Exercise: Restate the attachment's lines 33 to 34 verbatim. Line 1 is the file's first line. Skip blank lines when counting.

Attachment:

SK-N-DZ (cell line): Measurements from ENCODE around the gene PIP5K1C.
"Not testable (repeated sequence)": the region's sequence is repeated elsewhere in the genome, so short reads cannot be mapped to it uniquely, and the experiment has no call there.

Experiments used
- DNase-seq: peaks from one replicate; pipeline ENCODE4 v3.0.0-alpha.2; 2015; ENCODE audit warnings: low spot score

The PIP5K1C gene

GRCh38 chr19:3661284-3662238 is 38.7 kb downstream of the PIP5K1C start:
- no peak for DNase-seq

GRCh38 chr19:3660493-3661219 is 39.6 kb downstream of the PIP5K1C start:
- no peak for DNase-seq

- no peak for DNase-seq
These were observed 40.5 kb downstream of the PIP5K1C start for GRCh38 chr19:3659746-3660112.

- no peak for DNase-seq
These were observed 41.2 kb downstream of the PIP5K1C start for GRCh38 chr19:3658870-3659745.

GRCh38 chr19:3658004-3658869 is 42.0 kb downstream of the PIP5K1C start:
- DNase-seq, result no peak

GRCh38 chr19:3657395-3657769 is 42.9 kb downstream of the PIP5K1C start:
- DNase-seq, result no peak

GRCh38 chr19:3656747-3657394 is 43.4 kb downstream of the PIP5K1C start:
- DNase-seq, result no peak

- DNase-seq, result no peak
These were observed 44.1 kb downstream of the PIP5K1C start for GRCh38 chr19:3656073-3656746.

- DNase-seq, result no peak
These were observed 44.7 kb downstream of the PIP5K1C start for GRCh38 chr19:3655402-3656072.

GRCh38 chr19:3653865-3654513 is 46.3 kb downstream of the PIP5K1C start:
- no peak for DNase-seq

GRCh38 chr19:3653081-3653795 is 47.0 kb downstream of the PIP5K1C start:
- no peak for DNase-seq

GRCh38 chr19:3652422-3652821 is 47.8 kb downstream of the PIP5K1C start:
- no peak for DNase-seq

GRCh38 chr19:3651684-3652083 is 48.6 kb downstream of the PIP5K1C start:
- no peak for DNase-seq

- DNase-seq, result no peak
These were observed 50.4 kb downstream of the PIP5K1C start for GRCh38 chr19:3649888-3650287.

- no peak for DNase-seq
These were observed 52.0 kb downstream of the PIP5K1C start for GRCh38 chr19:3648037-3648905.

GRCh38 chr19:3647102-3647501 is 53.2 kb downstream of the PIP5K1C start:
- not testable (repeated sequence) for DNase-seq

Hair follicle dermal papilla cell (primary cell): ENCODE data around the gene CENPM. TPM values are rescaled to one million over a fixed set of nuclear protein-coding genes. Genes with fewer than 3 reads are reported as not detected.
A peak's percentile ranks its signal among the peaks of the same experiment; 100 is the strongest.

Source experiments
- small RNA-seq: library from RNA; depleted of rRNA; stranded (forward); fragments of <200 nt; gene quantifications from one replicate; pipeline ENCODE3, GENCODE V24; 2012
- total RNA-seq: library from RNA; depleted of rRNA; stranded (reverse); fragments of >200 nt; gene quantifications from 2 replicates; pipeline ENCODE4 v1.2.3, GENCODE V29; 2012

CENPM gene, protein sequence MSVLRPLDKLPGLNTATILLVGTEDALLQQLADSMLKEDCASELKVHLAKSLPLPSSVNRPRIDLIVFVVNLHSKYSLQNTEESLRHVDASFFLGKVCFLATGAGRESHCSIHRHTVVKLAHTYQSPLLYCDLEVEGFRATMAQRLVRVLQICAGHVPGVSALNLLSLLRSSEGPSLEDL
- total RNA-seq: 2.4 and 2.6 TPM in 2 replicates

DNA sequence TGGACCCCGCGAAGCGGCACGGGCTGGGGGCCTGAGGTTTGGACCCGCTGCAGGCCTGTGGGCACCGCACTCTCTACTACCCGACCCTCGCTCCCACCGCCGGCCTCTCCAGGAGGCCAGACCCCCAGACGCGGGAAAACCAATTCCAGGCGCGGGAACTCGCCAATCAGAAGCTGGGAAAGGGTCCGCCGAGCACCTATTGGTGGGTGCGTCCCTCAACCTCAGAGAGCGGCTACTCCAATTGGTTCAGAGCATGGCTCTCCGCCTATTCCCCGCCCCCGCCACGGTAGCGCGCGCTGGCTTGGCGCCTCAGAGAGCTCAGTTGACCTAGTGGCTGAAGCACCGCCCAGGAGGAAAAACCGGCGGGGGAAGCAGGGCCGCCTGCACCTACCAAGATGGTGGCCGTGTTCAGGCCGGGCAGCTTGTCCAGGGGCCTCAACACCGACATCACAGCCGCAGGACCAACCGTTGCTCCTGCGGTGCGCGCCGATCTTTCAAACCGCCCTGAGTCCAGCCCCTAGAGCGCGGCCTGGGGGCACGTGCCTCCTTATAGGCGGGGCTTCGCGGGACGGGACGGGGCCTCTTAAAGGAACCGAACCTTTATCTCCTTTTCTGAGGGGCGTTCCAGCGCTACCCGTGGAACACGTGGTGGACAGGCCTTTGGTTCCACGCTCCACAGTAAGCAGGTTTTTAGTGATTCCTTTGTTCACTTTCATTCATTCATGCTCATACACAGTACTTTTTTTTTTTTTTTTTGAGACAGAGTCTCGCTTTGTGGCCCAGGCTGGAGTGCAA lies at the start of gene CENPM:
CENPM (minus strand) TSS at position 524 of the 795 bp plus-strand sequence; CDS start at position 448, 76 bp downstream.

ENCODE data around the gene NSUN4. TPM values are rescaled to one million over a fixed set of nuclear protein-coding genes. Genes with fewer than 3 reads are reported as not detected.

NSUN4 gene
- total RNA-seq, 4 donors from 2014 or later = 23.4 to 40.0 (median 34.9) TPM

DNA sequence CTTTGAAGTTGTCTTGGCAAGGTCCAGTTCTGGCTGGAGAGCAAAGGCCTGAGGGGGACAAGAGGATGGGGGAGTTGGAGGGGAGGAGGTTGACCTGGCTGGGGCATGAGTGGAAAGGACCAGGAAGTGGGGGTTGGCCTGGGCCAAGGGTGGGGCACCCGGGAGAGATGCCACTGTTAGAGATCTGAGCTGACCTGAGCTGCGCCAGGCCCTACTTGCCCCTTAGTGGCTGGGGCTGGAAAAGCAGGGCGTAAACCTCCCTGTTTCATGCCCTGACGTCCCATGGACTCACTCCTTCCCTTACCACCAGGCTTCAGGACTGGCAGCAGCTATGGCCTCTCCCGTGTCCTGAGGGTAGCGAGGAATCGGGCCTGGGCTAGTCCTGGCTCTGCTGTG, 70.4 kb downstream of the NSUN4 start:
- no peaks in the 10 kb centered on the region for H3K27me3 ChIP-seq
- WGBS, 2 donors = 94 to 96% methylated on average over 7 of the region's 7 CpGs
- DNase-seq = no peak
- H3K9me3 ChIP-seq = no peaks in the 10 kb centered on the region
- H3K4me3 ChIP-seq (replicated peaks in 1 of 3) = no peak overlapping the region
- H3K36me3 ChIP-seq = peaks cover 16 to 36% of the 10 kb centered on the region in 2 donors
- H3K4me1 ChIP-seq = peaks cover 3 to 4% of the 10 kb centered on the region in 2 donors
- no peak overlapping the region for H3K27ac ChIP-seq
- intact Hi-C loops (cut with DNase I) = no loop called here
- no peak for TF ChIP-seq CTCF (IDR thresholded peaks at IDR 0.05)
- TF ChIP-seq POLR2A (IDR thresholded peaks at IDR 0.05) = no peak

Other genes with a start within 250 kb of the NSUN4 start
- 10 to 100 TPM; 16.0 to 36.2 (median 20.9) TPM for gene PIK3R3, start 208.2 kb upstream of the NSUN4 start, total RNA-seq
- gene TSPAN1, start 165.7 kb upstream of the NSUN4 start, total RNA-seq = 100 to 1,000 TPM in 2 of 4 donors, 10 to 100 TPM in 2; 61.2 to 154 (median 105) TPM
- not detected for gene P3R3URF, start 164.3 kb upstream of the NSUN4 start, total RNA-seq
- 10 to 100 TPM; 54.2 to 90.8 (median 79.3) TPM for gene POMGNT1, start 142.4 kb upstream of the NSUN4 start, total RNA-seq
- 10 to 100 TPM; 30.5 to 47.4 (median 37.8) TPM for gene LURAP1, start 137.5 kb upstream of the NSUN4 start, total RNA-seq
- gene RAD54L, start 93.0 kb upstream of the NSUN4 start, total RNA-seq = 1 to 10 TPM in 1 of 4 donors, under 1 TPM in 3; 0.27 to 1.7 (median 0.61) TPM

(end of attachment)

These were observed 50.4 kb downstream of the PIP5K1C start for GRCh38 chr19:3649888-3650287.

- no peak for DNase-seq